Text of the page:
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The Engineering of Chemical Reactions

Second Edition

Lanny D. Schmidt

Publication Date - August 2004

ISBN: 9780195169256

640 pages
7-1/2 x 9-1/4 inches

In Stock

The second edition of this popular book features new chapters, problems, and material throughout


Thoroughly revised and updated in this second edition, The Engineering of Chemical Reactions focuses explicitly on developing the skills necessary to design a chemical reactor for any application, including chemical production, materials processing, and environmental modeling. This edition also features two new chapters on biological and environmental reaction engineering that provide an exciting introduction to these increasingly important areas of today's chemical engineering market.

Streamlined to enhance the logical flow of the subject, The Engineering of Chemical Reactions, 2/e, is easy for instructors to navigate and students to follow. Using real reactions from chemical engineering, the first seven chapters cover such fundamentals as multiple reactions, energy management, and catalytic processes. The final five chapters explore more advanced topics including environmental, polymer, solids processing, biological, and combustion reactions. Practical, real-world examples throughout the text consider reactor and process choices in ways that encourage students to think creatively and build on previous knowledge.

The Engineering of Chemical Reactions, 2/e, is ideal for upper-level undergraduate courses in chemical reactor engineering, chemical reactor design, and kinetics.

About the Author(s)

Lanny D. Schmidt is Regents Professor in the Chemical Engineering and Materials Science Department at the University of Minnesota and a member of the National Academy of Engineering. His research focuses on various aspects of the chemistry and engineering of chemical reactions in situations with technological applications. He is the author of more than 300 papers published in academic journals and the recipient of numerous industry awards.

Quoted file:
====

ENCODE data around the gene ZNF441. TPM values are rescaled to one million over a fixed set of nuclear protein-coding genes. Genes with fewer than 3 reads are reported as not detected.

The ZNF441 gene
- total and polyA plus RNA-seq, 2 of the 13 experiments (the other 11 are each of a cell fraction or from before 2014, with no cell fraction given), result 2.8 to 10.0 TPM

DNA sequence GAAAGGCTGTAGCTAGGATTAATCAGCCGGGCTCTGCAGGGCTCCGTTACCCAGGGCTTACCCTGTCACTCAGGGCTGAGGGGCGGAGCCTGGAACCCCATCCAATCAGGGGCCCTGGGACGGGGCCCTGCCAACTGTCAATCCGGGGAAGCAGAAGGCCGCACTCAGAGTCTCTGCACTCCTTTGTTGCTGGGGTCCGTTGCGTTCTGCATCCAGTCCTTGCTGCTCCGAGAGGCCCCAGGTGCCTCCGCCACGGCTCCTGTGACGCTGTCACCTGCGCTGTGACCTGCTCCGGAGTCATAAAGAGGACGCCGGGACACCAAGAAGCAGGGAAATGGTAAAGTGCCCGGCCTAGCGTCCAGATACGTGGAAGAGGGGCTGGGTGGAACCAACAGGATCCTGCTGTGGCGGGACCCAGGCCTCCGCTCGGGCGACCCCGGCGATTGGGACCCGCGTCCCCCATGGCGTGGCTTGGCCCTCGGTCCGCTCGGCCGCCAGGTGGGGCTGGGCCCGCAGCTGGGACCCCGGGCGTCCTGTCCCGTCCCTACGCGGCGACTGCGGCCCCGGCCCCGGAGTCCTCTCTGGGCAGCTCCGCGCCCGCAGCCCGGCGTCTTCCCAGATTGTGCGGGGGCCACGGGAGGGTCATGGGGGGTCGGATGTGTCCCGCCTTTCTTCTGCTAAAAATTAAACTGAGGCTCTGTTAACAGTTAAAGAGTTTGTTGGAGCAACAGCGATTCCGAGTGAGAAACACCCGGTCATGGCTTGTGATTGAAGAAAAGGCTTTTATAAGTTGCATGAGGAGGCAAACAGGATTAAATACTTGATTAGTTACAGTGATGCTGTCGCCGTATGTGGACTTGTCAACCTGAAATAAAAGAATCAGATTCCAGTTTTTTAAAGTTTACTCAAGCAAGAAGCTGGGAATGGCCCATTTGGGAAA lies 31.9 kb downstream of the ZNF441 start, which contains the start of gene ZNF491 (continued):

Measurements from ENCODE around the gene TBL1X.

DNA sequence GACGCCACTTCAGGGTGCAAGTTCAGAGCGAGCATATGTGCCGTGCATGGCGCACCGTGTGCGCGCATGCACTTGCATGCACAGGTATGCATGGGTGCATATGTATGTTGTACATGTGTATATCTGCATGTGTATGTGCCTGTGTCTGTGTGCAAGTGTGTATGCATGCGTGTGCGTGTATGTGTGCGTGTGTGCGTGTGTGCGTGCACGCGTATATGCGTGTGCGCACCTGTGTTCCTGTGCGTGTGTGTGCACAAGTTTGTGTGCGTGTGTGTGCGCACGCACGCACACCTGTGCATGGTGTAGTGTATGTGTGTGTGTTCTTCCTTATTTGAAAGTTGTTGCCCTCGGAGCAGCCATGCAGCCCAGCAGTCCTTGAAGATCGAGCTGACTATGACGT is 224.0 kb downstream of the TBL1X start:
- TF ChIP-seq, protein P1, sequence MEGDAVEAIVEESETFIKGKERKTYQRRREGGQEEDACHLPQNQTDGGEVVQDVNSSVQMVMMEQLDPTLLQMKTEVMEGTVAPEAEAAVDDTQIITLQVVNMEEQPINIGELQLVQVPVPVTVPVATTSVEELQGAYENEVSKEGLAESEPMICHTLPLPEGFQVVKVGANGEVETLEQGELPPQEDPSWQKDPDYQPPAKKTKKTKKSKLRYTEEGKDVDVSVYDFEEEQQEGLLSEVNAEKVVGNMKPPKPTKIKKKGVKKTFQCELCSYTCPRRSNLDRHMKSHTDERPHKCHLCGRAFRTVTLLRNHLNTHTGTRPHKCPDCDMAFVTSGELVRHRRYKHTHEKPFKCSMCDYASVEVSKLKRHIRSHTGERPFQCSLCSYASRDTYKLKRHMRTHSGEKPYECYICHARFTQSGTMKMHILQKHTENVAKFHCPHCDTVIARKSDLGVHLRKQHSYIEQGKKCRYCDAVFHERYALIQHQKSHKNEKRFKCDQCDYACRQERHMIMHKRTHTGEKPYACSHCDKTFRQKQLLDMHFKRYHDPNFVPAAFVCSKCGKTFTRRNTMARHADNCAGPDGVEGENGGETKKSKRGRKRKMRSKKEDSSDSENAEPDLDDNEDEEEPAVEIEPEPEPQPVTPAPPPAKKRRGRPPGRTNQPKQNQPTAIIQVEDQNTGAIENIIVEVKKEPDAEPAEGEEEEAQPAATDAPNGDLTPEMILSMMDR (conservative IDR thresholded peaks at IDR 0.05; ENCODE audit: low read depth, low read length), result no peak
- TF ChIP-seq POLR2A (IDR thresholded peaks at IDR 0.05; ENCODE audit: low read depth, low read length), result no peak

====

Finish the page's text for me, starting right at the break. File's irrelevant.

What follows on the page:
Previous Publication Date(s)

January 1983

Table of Contents

    Each Chapter ends with Problems. Most chapters end with References.
    Preface to the Second Edition
    Preface to the First Edition
    1. Introduction
    1.1. Chemical Reactors
    1.2. Chemical Reaction Engineering
    1.3. What Do We Need To Know?
    1.4. Industrial Processes
    1.5. Modeling
    1.6. Sources
    2. Reaction Rates, The Batch Reactor, and The Real World
    2.1. Chemical Reactions
    2.2. Multiple Reactions
    2.3. Reaction Rates
    2.4. Approximate Reactions
    2.5. Rate Coefficients
    2.6. Elementary Reactions
    2.7. Stoichiometry
    2.8. Reaction Rates Near Equilibrium
    2.9. Reactor Mass Balances
    2.10. The Batch Reactor
    2.11. Variable Density
    2.12. Chemical Reactors
    2.13. Thermodynamics and Reactors
    2.14. Adiabatic Reactor Temperature
    2.15. Chemical Equilibrium
    2.16. Petroleum Refining
    2.17. Polyester from Refinery Products and Natural Gas
    2.18. "What Should I Do When I Don't Have Reaction Rates?"
    2.19. Reaction-Rate Data
    2.20. Summary
    3. Single Reactions in Continuous Isothermal Reactors
    3.1. Continuous Reactors
    3.2. The Continuous Stirred Tank Reactor
    3.3. Conversion in a Constant-Density CSTR
    3.4. The Plug-Flow Tubular Reactor
    3.5. Conversion in a Constant-Density PFTR
    3.6. Comparison Between Batch, CSTR, and PFTR
    3.7. The 1/r Plot
    3.8. Semibatch Reactors
    3.9. Variable-Density Reactors
    3.10. Space Velocity and Space Time
    3.11. Chemical Reactors in a Series
    3.12. Autocatalytic Reactions
    3.13. Reversible Reactions
    3.14. Transients in Continuous Reactions
    3.15. Some Important Single-Reaction Processes: Alkane Activation
    3.16. Synthesis Gas Reactions
    3.17. Staged Reactors
    3.18. The Major Chemical Companies
    3.19. Reactor Design for a Single Reaction
    3.20. Notation
    4. Multiple Reactions in Continuous Reactors
    4.1. Some Important Industrial Chemical Processes
    4.2. The Petrochemical Industry
    4.3. Olefins
    4.4. Mass Balances
    4.5. Conversion, Selectivity, and Yield
    4.6. Complex Reaction Networks
    4.7. Series Reactions
    4.8. Parallel Reactions
    4.9. Multiple Reactions with Variable Density
    4.10. Real Reaction Systems and Modeling
    4.11. Approximate Rate Expressions for Multiple-Reaction Systems
    4.12. Simplified Reactions
    4.13. Reaction Mechanisms
    4.14. Collision Theory of Bimolecular Reactions
    4.15. Activated Complex Theory
    4.16. Designing Reactors for Multiple Reactions
    5. Nonisothermal Reactors
    5.1. Heat Generation and Removal
    5.2. Energy Balance in a CSTR
    5.3. Energy Balance in a PFTR
    5.4. Equations to be Solved
    5.5. Heat Removal or Addition to Maintain a Reactor Isothermal